While we waited for the ganache to chill and the rhubarb to roast, paul told us a little about how he got started in the chocolate business and we got to taste some of the chocolates that have won him regular medals at the International Chocolate Awards. First up was the smooth, shiny chocolate dome of his sea salted caramel filled chocolate – dark chocolate filled with rich and properly salty caramel. Good enough to sell your granny for! Next up was the pretty pink grapefruit marmalade martini filled chocolate, full of the bittersweet citrus flavours of pink grapefruit with a little alcoholic kick; and last but not least was the divine Kalamansi lime filled chocolate – like a zestier lime curd stabilised with white chocolate. Each one had such distinct flavours and each was show-stopping.
Once the rhubarb was hot and the ganache cold, Paul demonstrated how to cut a block of ganache as wide as the strips of rhubarb pieces; how to lay the rhubarb pieces side by side on the serving plate, and to top them with the ganache slab. On top of that came shavings of Valrhona white chocolate, rose petals, and a syrup made from the rhubarb cooking liquid that had been boiled to reduce it – and voila! Dessert fit for a king! And just to test that we had been listening, Paul then got us to recreate the dessert on our own. In the photos below, mine and Sarah’s is on the right with the glass of moscato and Paul’s is on the left – almost indistinguishable! 😉
But we weren’t done yet – Master Chef Julie Walsh from Le Cordon Bleu was on hand to show us how to make classic florentines, and it’s easier than you think. After mixing chopped nuts and dried fruit, she added a mixture of cream, sugar and honey which had been heated until the sugar melted and mixed well. She spooned this mix into a silicone baking mould with bite-sized cups and baked it for about 40 minutes at 2 different temperatures before allowing them to cool and unmoulding. After tempering chocolate, instead of brushing it onto the base of each florentine, she showed us how to pipe small circles of chocolate onto a silicone mat and then gently pressing each florentine into a blob of chocolate so that the base is fully coated. Once hardened at room temperature, the florentines are ready for eating.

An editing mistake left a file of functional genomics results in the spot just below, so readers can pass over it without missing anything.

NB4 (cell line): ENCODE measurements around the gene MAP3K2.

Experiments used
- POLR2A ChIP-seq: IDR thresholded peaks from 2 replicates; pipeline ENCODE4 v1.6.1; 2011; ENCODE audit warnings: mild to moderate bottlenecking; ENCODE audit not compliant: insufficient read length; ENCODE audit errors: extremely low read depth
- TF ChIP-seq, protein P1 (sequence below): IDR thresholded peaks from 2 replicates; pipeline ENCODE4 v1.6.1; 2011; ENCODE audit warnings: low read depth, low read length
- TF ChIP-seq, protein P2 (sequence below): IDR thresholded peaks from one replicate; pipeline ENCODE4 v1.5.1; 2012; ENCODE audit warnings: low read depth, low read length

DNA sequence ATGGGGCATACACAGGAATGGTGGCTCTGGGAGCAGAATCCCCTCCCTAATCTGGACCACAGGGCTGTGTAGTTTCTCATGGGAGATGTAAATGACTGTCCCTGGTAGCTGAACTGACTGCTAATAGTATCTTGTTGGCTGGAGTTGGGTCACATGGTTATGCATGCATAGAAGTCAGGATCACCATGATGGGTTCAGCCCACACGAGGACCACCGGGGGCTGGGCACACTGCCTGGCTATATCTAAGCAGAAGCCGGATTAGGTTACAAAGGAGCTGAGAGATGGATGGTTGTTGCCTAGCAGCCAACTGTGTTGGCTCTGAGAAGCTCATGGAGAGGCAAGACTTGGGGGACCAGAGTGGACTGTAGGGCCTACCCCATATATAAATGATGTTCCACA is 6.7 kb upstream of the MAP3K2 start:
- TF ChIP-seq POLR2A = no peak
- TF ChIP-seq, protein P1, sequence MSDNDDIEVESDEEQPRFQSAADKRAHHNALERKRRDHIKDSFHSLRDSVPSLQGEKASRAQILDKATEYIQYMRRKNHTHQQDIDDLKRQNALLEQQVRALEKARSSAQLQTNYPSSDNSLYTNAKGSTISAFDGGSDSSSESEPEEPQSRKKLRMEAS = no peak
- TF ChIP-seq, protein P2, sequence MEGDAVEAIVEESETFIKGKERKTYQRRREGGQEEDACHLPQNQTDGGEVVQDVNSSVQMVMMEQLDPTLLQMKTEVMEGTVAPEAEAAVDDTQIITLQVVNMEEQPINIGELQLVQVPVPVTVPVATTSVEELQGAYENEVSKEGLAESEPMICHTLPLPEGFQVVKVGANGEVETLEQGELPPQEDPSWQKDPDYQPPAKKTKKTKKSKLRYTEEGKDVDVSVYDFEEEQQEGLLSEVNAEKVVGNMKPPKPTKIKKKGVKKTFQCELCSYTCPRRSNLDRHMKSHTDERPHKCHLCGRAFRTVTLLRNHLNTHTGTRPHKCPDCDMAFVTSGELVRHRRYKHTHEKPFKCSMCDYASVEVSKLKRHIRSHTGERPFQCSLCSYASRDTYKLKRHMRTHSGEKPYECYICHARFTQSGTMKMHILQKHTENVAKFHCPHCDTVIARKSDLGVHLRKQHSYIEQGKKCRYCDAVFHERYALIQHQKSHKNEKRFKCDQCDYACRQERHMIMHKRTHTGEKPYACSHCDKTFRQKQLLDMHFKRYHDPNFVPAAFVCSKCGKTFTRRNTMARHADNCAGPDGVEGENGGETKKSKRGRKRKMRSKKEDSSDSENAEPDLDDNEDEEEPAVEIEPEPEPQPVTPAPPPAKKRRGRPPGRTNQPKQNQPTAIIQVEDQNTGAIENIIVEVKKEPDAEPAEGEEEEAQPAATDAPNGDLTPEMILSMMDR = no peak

Both Paul and Julie’s extensive knowledge of chocolate and patisserie was evident, as was their pragmatism. Both were keen to point out that working with chocolate need not he overly complicated – you don’t need to know the crystalline structure of chocolate and you don’t need a tempering machine or loads of special equipment. Paul especially encouraged us all to get into the kitchen and experiment a little with chocolate because that’s exactly how he got started – and his enthusiasm is definitely infectious. You can find the recipe for Paul’s chocolate and rhubarb creation on the Great British Chefs website, and you will find my two favourite photos of the night below: Me, Urvashi (holding her London Marathon medal!), Judith and Sarah giving it our best Zoolander “Blue Steel” look; and Paul, Sarah and I clearly finding something about the chocolate ganache very, very amusing 😉 Thanks to Great British Chefs, Paul, Julie and Le Cordon Bleu London for an enjoyable and informative evening!
.@paul_a_young having fun making ganache with @MaisonCupcake@cooksisterblog at #CookSchoolGBC at @LeCordonBleuLDNpic.twitter.com/TL4xesduQy
— Great British Chefs (@gbchefs) April 25, 2016
DISCLOSURE: I attended this event as a guest of Great British Chefs but received no further remuneration to write this post. I was not expected to write a positive review – all views are my own and I retain full editorial control.